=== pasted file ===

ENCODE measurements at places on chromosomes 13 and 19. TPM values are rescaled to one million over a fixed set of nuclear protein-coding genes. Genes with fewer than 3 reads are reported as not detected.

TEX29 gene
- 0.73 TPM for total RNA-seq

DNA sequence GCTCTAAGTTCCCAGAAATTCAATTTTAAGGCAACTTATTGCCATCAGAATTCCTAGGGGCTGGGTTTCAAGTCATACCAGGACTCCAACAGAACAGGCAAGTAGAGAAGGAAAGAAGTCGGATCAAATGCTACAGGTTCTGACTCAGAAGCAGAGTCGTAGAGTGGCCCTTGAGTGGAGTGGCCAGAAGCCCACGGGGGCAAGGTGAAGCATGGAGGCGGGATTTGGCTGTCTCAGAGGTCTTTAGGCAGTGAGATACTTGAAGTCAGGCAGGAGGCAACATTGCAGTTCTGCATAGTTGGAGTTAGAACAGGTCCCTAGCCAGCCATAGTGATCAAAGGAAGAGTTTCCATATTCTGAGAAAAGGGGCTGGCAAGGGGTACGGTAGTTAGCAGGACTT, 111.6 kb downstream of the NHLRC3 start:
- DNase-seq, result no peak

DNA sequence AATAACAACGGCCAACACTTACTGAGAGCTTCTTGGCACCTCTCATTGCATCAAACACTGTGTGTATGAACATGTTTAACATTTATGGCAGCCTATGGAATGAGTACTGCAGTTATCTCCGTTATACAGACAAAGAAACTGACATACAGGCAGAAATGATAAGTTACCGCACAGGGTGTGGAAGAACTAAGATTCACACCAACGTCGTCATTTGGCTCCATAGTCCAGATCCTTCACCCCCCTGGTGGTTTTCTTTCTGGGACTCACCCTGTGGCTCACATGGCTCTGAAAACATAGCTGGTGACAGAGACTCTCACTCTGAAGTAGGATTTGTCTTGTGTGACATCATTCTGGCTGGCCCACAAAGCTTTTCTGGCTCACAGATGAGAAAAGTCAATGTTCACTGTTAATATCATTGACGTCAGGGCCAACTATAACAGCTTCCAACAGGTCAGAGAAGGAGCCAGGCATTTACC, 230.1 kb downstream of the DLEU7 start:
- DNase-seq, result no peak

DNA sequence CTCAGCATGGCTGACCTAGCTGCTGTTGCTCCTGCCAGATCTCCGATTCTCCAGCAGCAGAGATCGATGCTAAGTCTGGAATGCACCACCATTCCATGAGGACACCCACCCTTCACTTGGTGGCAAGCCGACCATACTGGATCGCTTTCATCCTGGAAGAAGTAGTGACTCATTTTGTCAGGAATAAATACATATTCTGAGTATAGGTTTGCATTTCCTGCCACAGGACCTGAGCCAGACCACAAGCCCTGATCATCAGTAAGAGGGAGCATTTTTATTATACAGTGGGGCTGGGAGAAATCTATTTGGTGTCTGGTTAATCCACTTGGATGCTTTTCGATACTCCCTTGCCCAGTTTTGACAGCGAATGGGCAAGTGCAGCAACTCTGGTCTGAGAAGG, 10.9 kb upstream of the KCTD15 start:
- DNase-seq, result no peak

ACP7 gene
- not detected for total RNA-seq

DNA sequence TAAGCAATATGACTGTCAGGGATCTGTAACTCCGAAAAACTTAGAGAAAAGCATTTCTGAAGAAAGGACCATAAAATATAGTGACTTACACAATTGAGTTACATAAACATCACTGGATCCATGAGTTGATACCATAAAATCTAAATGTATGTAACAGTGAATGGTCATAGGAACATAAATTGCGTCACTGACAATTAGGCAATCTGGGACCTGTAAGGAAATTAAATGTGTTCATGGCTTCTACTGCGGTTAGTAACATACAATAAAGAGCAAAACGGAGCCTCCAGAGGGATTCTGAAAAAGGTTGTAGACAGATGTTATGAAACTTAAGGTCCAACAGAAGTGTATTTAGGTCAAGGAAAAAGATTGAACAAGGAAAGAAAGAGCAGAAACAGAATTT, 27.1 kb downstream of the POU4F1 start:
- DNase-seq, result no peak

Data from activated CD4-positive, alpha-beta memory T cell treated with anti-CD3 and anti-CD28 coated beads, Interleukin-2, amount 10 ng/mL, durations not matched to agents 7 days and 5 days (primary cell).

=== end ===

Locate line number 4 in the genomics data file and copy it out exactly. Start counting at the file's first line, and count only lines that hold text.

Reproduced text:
DNA sequence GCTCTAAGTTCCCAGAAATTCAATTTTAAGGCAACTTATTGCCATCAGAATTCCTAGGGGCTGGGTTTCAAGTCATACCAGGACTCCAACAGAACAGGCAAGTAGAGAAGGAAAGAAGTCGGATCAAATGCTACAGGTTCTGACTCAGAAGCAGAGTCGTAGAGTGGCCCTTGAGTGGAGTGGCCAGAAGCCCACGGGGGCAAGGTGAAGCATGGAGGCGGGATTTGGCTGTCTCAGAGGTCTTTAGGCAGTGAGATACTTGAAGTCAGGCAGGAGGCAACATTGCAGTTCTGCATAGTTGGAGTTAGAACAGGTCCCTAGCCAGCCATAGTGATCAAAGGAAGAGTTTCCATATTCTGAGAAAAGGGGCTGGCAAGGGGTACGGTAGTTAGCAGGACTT, 111.6 kb downstream of the NHLRC3 start: